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C 310/4 EN Official Journal of the European Communities 9. 10.

98

Under Community law, only employees and self-employed persons who, on retirement, settle in a Member State
other than the one in which they previously worked and persons not in active employment may be required to
have a minimum level of resources as a condition for the issue of a residence permit. This requirement is
provided for by Directive 90/365/EEC on the right of residence for employees and self-employed persons who
have ceased their occupational activity (1) and by Directive 90/364/EEC on the right of residence. These
Directives were transposed into German law by the Verordnung of 17 July 1997, published in the
Bundesgesetzblatt on 22 July 1997. Under Article 8(2) of this instrument, the resources of a retired person or a
person not in active employment are deemed sufficient if they amount to DEM 1 170 per month.

Member States may, when processing applications for residence permits, check the level of available resources
only in the case of the retired people and non-active persons covered by the above two Directives.

The Commission is not aware of any cases in which German local authorities require, in breach of Community
law, other categories of citizens to provide evidence of their resources.

As far as the second point is concerned, the Commission does not normally answer hypothetical questions.

(1) OJ L 180, 13.7.1990.

(98/C 310/04) WRITTEN QUESTION E-3843/97


by Kirsi Piha (PPE) to the Commission
(5 December 1997)

Subject: ECJ’s decision concerning Sweden’s monopoly on the retail sale of alcohol

A few weeks ago the Court of Justice of the European Communities issued a ruling on the monopoly of alcohol
sales in Sweden. This case (the Frantzén case) also gave rise to a debate in Sweden’s neighbouring country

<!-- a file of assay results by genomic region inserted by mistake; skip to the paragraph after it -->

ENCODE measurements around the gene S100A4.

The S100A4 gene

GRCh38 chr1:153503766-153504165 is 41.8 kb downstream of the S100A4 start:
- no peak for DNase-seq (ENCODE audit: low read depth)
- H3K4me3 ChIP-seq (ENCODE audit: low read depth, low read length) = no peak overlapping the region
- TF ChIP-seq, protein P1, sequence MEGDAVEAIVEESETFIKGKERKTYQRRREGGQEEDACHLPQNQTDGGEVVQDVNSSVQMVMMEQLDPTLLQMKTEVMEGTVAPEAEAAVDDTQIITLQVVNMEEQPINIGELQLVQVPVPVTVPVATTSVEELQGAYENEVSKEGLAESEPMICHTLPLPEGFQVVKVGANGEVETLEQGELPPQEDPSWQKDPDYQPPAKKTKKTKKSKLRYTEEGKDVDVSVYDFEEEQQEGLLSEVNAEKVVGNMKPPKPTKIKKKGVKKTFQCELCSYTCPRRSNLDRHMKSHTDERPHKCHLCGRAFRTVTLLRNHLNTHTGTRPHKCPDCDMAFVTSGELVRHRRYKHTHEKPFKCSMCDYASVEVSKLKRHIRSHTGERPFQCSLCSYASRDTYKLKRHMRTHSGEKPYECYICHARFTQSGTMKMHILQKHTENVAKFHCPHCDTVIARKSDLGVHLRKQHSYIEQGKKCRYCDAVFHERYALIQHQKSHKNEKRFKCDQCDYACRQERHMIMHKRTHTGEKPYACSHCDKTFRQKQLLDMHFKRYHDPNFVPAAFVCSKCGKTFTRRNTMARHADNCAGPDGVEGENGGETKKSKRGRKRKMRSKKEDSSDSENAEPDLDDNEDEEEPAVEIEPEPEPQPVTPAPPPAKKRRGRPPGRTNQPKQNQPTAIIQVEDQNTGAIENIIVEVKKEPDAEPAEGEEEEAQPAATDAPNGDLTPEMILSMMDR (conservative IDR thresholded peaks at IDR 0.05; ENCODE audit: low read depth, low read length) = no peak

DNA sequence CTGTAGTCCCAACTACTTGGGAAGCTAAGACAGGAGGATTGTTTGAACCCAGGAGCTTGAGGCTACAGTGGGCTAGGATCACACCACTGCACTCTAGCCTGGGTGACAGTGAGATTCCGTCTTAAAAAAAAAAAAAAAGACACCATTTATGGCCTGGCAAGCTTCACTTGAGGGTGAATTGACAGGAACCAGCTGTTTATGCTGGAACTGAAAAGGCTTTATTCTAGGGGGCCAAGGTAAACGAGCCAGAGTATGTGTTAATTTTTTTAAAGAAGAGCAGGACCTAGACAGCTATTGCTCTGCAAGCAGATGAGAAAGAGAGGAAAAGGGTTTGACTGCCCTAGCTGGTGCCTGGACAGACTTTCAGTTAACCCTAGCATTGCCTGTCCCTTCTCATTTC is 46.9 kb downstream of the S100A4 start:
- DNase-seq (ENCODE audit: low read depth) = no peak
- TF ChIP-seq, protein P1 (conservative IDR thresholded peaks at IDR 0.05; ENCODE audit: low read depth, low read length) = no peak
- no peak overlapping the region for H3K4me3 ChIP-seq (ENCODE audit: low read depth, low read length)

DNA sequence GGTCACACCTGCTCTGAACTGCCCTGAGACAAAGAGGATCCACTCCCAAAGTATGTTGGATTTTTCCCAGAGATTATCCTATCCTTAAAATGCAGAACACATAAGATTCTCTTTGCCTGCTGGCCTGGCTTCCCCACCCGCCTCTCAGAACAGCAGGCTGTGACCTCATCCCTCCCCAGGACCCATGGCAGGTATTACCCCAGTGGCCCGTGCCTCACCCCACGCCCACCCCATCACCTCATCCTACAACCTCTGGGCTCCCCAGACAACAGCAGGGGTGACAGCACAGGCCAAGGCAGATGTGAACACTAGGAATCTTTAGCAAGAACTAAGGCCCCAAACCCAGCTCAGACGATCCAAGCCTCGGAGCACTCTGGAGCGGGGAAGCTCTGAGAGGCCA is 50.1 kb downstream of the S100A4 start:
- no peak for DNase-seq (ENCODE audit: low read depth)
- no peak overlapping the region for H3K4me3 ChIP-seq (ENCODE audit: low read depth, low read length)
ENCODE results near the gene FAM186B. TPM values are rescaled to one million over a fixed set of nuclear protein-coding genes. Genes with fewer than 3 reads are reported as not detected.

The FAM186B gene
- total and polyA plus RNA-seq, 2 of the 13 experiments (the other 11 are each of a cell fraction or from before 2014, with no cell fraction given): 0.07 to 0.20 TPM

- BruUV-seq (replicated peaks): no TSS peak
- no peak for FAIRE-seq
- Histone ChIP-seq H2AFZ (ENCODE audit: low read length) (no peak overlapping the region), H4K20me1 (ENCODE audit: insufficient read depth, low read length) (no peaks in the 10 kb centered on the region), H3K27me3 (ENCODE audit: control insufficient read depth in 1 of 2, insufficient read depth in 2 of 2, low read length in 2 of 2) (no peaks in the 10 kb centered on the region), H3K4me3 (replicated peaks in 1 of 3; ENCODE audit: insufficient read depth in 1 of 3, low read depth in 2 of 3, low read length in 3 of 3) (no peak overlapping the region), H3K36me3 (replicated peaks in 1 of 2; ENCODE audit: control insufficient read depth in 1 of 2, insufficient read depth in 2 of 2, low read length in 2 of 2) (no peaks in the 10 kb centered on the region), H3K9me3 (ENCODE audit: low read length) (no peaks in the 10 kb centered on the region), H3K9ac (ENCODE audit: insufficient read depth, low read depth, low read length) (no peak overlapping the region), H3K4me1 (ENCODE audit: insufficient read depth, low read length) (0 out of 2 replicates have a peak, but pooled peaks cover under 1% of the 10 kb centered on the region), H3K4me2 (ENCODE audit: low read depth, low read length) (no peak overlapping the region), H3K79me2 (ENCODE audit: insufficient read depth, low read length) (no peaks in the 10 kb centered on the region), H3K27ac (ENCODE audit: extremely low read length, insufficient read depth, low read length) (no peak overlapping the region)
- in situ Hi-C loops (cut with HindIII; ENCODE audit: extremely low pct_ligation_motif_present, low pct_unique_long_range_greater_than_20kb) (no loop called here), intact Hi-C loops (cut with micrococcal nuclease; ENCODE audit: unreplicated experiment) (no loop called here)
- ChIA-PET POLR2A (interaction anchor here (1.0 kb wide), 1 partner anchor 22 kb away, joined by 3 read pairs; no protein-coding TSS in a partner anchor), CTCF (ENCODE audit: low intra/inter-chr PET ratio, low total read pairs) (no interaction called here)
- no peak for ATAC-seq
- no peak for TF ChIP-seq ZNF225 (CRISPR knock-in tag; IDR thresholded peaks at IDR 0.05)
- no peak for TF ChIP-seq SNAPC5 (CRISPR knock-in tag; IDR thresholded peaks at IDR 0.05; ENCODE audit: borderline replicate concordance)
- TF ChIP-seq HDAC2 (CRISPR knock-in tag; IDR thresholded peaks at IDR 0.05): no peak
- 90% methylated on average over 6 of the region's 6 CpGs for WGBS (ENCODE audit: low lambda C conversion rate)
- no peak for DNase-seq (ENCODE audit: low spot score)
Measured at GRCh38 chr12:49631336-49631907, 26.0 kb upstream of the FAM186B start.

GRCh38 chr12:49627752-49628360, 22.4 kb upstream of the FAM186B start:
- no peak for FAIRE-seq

Finland, where the same kind of monopoly exists. The ECJ’s judgment was regrettable in itself since the
subsidizing of a monopoly sits uncomfortably with the Community’s principles of free competition and trade.
In Italy there are monopolies on, for example, tobacco, which are subsidized for comparable reasons. Now it
seems that in the EU’s view a monopoly can be approved on some grounds but not on others. What reasons
justify the retention of a monopoly in a Member State?

Answer given by Mr Monti on behalf of the Commission


(17 February 1998)

Legal monopolies which exist in the Member States are not necessarily incompatible with Community law and
do not always have to be abolished. However, national monopolies of a commercial character must comply with
the rules of the EC Treaty and in particular, the rules which govern the free movement of goods in Articles 30
to 37.

In accordance with the case-law of the Court of justice (Case C-189/95, Franzén, judgment of 23 October 1997)
national rules relating to the existence and operation of the monopoly have to be examined under Article 37 of the
EC Treaty. This provision requires national monopolies having a commercial character to be adjusted in such a
way as to ensure that no discrimination regarding the conditions under which goods are procured and marketed
exists between nationals of Member States. The organisation and operation of the monopoly must thus be
arranged so as to exclude any discrimination between nationals of Member States as regards conditions of supply
and outlets, so that trade in goods from other Member States is not put at a disadvantage, in law or in fact, in
relation to that in domestic goods and that competition between the economies of the Member States is not
distorted.

Moreover, national rules may have a bearing upon the monopoly although they do not, strictly speaking, regulate
the functioning of the monopoly. Such rules are considered separable from the operation of the monopoly and are
examined with reference to Article 30 of the EC Treaty. The Court of Justice found in the Franzén case that a
licensing system applicable to imports of goods which imposes additional costs on goods from other Member
States, such as intermediary costs, payment of charges and fees for the grant of a licence, and costs arising from
the obligation to maintain storage capacity in the Member State of destination, is an obstacle to import contrary to
Article 30 of the EC Treaty. An obstacle may be considered justified and proportionate in relation to any
mandatory requirement accepted by Article 36 of the EC Treaty and the Court’s case-law, such as public health.
However the Court did not consider these conditions to be fulfilled in the circumstances applicable in the
Franzén case.